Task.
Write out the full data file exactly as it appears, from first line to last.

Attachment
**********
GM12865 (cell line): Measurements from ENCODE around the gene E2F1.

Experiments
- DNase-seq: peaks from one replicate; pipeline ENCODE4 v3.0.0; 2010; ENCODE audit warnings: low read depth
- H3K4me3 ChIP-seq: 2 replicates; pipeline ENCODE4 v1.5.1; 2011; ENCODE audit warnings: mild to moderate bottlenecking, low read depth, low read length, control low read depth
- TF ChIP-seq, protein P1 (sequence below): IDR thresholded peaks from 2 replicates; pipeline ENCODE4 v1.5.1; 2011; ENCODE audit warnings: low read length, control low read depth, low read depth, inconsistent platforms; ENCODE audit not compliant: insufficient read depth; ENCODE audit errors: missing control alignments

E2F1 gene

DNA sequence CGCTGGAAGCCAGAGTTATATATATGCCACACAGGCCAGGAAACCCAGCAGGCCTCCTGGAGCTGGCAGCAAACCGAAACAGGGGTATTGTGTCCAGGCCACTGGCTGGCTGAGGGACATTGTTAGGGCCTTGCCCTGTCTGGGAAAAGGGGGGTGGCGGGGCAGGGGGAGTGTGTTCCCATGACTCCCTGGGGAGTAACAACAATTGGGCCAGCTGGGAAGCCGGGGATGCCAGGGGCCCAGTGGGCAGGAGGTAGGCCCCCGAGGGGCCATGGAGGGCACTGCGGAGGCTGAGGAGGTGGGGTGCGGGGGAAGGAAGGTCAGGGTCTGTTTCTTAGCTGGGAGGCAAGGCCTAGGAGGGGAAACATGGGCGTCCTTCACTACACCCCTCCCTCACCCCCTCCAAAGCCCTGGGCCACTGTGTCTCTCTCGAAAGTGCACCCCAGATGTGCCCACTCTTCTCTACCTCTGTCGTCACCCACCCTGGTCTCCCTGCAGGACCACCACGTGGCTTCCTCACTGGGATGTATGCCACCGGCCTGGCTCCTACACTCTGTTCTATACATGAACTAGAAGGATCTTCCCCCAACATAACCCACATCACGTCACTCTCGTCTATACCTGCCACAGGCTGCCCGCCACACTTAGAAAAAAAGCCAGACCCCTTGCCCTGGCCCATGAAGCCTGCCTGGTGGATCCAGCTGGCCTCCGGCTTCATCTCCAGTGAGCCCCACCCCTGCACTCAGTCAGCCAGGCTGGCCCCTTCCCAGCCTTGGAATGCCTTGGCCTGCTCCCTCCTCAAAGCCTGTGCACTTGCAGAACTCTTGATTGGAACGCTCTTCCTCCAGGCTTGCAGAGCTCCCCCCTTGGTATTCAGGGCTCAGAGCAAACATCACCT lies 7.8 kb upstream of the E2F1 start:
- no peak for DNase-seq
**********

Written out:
GM12865 (cell line): Measurements from ENCODE around the gene E2F1.

Experiments
- DNase-seq: peaks from one replicate; pipeline ENCODE4 v3.0.0; 2010; ENCODE audit warnings: low read depth
- H3K4me3 ChIP-seq: 2 replicates; pipeline ENCODE4 v1.5.1; 2011; ENCODE audit warnings: mild to moderate bottlenecking, low read depth, low read length, control low read depth
- TF ChIP-seq, protein P1 (sequence below): IDR thresholded peaks from 2 replicates; pipeline ENCODE4 v1.5.1; 2011; ENCODE audit warnings: low read length, control low read depth, low read depth, inconsistent platforms; ENCODE audit not compliant: insufficient read depth; ENCODE audit errors: missing control alignments

E2F1 gene

DNA sequence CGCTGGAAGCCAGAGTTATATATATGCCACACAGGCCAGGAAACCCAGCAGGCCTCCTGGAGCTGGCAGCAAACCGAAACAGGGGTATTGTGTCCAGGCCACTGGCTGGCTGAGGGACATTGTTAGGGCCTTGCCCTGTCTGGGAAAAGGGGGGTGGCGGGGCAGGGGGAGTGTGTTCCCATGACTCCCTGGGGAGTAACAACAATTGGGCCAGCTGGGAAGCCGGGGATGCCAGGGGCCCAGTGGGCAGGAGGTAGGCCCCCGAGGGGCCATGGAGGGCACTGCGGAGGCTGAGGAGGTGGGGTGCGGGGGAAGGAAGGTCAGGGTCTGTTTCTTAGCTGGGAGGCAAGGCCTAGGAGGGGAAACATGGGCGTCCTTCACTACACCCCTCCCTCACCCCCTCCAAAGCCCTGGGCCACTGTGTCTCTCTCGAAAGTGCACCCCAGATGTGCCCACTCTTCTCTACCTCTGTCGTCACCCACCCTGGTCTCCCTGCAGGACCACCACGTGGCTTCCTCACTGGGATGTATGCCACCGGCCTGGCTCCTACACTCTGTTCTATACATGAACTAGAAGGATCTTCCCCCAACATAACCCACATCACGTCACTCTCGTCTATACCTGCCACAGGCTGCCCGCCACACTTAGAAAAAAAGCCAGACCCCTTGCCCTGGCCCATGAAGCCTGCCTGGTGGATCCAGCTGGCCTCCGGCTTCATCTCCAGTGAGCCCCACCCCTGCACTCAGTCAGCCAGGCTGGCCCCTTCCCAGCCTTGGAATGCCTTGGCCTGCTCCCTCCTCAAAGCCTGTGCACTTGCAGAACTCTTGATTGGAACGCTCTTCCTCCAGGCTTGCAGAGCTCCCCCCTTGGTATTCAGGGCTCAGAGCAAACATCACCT lies 7.8 kb upstream of the E2F1 start:
- no peak for DNase-seq